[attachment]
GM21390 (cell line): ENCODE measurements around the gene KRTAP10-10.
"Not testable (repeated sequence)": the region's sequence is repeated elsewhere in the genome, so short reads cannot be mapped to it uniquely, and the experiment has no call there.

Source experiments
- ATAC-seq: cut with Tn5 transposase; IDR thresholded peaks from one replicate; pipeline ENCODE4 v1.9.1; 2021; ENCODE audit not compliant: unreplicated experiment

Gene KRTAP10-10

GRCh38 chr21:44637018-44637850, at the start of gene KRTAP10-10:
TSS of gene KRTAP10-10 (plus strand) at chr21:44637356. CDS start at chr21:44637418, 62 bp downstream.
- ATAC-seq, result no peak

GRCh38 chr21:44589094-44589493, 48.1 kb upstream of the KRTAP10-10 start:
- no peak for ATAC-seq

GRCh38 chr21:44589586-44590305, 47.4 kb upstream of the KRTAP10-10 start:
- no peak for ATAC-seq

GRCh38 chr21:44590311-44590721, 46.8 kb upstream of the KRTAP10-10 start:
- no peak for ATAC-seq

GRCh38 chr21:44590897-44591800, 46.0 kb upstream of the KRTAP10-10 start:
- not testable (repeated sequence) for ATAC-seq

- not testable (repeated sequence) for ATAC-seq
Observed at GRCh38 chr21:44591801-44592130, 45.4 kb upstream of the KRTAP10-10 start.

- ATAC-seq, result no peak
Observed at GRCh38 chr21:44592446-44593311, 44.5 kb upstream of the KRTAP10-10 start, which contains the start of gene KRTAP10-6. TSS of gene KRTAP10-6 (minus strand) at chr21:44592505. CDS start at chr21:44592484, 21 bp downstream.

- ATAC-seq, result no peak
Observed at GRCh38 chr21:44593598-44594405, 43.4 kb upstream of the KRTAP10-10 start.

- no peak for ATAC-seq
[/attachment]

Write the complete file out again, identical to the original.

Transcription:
GM21390 (cell line): ENCODE measurements around the gene KRTAP10-10.
"Not testable (repeated sequence)": the region's sequence is repeated elsewhere in the genome, so short reads cannot be mapped to it uniquely, and the experiment has no call there.

Source experiments
- ATAC-seq: cut with Tn5 transposase; IDR thresholded peaks from one replicate; pipeline ENCODE4 v1.9.1; 2021; ENCODE audit not compliant: unreplicated experiment

Gene KRTAP10-10

GRCh38 chr21:44637018-44637850, at the start of gene KRTAP10-10:
TSS of gene KRTAP10-10 (plus strand) at chr21:44637356. CDS start at chr21:44637418, 62 bp downstream.
- ATAC-seq, result no peak

GRCh38 chr21:44589094-44589493, 48.1 kb upstream of the KRTAP10-10 start:
- no peak for ATAC-seq

GRCh38 chr21:44589586-44590305, 47.4 kb upstream of the KRTAP10-10 start:
- no peak for ATAC-seq

GRCh38 chr21:44590311-44590721, 46.8 kb upstream of the KRTAP10-10 start:
- no peak for ATAC-seq

GRCh38 chr21:44590897-44591800, 46.0 kb upstream of the KRTAP10-10 start:
- not testable (repeated sequence) for ATAC-seq

- not testable (repeated sequence) for ATAC-seq
Observed at GRCh38 chr21:44591801-44592130, 45.4 kb upstream of the KRTAP10-10 start.

- ATAC-seq, result no peak
Observed at GRCh38 chr21:44592446-44593311, 44.5 kb upstream of the KRTAP10-10 start, which contains the start of gene KRTAP10-6. TSS of gene KRTAP10-6 (minus strand) at chr21:44592505. CDS start at chr21:44592484, 21 bp downstream.

- ATAC-seq, result no peak
Observed at GRCh38 chr21:44593598-44594405, 43.4 kb upstream of the KRTAP10-10 start.

- no peak for ATAC-seq